Expect to see transplant shock from any Japanese Maple planted in spring or summer. Moving from a container in the nursery to a new home, with new conditions, and new care can be traumatic for Japanese Maples. Expect to see leaves wilting and some may even develop brown or gray edges. The key is water. Do not let new maples dry out at all. They need that cool water to help fight the heat. 

Many Japanese Maples look a little rough for their entire first year in the ground. But, with proper planting and care they almost always return in full glory for their second year, and many get prettier and stronger every year thereafter. Planting in fall or winter will dramatically reduce transplant shock. Japanese Maples are deciduous (they lose their leaves each winter), which makes them very easy to transplant or move in the winter while they are sleeping. All Japanese Maples would be planted in fall or winter ideally, but those that are moving into a sunny location benefit the most from dormant season planting. Try to look ahead to your spring garden and plant any desired Japanese Maples in the fall or winter.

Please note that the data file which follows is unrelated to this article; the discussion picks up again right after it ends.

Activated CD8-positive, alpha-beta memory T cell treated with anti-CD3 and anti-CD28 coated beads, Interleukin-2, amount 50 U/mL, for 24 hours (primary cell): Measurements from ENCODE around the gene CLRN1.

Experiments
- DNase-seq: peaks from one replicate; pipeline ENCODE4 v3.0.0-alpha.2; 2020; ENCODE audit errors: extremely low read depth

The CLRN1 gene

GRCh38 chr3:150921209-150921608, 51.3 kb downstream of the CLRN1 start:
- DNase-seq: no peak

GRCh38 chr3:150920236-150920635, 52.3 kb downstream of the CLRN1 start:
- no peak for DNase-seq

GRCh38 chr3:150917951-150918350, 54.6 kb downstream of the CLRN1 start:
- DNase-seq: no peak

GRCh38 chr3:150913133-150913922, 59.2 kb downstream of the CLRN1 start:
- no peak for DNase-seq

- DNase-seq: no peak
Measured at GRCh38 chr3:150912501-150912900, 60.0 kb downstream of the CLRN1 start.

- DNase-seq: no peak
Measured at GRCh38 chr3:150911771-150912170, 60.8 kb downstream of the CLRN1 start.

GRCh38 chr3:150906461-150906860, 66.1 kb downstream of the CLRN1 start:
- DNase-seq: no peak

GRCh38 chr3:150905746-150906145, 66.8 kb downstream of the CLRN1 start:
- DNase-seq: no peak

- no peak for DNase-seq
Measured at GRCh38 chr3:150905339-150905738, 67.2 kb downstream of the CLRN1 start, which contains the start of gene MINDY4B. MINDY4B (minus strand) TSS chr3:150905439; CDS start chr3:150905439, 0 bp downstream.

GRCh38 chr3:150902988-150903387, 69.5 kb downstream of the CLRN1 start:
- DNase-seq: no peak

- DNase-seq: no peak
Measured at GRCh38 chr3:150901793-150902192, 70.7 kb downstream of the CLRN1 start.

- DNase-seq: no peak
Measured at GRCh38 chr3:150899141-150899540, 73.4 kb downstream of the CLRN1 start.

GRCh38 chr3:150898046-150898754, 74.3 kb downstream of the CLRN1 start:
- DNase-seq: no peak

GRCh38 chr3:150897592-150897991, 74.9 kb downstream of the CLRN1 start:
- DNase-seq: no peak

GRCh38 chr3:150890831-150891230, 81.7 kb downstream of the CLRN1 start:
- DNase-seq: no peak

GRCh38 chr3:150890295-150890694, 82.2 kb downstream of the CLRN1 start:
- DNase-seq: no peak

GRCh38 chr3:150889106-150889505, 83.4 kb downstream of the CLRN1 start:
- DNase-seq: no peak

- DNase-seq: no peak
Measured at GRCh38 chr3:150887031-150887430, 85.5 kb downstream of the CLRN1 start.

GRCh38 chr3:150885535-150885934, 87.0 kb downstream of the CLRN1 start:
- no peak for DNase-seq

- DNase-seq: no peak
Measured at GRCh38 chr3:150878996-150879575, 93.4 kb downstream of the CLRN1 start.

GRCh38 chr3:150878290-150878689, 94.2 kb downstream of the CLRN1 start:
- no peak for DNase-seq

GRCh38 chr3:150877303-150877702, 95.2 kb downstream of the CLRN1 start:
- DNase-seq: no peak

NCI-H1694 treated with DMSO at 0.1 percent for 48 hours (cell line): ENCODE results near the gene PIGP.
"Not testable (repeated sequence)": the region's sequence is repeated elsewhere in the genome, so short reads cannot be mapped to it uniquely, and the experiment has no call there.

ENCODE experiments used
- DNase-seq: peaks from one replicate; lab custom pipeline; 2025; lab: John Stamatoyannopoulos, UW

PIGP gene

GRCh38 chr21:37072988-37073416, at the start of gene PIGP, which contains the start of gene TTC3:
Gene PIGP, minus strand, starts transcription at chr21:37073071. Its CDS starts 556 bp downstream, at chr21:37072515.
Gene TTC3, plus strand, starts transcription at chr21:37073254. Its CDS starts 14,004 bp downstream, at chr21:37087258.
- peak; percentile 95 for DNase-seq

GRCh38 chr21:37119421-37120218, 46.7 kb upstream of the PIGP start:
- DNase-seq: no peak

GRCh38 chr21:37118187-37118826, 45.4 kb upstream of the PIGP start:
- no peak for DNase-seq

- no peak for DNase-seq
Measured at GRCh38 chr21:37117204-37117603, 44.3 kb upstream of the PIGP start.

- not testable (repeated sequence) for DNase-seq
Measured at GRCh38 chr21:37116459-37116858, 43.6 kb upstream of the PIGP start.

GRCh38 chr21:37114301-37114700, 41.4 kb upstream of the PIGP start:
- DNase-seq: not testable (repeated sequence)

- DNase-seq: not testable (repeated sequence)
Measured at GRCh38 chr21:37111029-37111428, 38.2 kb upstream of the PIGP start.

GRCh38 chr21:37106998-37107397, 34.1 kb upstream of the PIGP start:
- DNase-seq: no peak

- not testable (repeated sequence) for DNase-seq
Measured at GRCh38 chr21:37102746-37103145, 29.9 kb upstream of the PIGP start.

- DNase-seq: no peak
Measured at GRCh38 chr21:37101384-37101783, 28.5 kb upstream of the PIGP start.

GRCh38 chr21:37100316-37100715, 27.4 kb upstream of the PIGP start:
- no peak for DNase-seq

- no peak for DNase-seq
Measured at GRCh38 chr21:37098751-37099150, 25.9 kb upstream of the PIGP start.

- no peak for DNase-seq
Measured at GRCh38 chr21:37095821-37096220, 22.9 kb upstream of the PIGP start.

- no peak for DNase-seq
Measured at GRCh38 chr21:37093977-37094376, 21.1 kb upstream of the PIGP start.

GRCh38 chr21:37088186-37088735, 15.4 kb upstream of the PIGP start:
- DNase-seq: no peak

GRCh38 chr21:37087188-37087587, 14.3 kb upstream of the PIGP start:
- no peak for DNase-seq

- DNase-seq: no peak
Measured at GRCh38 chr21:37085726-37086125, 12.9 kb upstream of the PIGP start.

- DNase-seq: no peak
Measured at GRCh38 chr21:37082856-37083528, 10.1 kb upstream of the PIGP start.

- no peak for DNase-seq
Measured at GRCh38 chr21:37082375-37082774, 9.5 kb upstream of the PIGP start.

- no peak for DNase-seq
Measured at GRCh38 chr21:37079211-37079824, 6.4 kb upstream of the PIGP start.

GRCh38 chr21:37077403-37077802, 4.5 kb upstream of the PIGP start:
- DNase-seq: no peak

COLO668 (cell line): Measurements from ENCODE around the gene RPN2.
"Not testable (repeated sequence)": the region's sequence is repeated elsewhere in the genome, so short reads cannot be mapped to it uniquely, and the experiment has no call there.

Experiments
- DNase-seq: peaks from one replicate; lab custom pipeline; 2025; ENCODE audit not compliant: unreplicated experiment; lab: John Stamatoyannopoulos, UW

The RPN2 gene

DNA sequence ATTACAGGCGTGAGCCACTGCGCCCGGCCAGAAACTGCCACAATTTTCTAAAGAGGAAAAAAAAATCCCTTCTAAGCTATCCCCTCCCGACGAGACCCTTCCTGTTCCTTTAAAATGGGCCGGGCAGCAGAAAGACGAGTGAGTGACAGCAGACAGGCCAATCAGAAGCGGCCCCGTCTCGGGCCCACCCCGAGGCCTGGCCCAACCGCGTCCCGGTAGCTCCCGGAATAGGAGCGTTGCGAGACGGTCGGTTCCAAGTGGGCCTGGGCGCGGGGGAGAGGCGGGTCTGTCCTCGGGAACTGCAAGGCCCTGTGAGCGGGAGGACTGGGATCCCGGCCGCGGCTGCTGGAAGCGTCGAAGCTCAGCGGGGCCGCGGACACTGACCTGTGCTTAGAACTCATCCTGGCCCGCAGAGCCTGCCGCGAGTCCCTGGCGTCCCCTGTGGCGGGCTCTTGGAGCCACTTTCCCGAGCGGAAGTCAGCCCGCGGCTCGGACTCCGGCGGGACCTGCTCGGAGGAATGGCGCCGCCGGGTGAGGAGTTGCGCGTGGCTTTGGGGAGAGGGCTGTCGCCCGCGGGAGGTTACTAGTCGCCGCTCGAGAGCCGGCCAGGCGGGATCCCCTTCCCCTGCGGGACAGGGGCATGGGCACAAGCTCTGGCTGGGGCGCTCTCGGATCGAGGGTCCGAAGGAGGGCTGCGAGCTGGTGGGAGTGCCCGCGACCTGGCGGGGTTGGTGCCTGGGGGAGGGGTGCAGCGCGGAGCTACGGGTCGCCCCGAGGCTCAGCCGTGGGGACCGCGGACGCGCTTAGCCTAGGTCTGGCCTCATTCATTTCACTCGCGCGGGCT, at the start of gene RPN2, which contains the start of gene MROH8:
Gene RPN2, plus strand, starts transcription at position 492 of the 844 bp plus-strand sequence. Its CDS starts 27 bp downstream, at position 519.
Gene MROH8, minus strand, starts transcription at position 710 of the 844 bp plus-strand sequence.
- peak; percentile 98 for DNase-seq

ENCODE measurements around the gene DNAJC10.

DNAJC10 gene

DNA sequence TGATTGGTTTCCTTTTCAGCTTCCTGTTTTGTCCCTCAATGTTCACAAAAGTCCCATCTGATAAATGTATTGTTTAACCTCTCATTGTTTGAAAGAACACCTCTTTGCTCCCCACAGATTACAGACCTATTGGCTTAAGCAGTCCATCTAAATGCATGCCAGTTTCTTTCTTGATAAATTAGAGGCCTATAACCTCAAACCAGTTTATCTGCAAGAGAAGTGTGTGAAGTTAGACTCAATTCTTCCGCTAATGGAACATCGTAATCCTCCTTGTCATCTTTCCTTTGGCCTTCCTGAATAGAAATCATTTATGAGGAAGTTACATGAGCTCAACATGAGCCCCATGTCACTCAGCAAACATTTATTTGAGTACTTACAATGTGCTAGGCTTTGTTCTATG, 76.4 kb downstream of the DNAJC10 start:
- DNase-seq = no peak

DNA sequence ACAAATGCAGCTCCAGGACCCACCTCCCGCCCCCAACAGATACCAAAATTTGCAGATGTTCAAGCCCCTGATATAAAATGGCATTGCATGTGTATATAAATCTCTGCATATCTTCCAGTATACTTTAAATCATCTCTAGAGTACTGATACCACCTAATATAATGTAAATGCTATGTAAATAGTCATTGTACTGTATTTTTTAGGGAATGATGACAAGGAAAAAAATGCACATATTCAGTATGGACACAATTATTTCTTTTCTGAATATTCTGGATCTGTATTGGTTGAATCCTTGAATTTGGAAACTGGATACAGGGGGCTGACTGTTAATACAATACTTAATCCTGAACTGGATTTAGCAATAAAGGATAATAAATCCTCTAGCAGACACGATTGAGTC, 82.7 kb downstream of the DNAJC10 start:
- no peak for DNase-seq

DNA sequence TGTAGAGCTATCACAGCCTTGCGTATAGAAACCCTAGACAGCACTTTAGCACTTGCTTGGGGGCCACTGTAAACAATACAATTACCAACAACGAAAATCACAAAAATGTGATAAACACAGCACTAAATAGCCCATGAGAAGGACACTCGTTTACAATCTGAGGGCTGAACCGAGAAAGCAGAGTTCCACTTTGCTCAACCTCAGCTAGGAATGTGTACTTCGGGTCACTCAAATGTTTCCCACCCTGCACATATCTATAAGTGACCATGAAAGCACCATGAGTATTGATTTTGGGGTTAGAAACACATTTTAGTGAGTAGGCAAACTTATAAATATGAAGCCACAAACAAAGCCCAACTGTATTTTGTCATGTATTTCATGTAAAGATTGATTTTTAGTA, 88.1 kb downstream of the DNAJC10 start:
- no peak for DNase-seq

If you find the right spot, plant on a mound, mulch deep and wide, and keep them well watered you can expect to grow happy and healthy Japanese Maples in the real deep south.


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This article was written by Jonathan Burns (Tallahassee Nurseries Outdoor Manager, FNGLA Florida Certified Horticulture Professional) using years of personal observations growing in the Tallahassee area.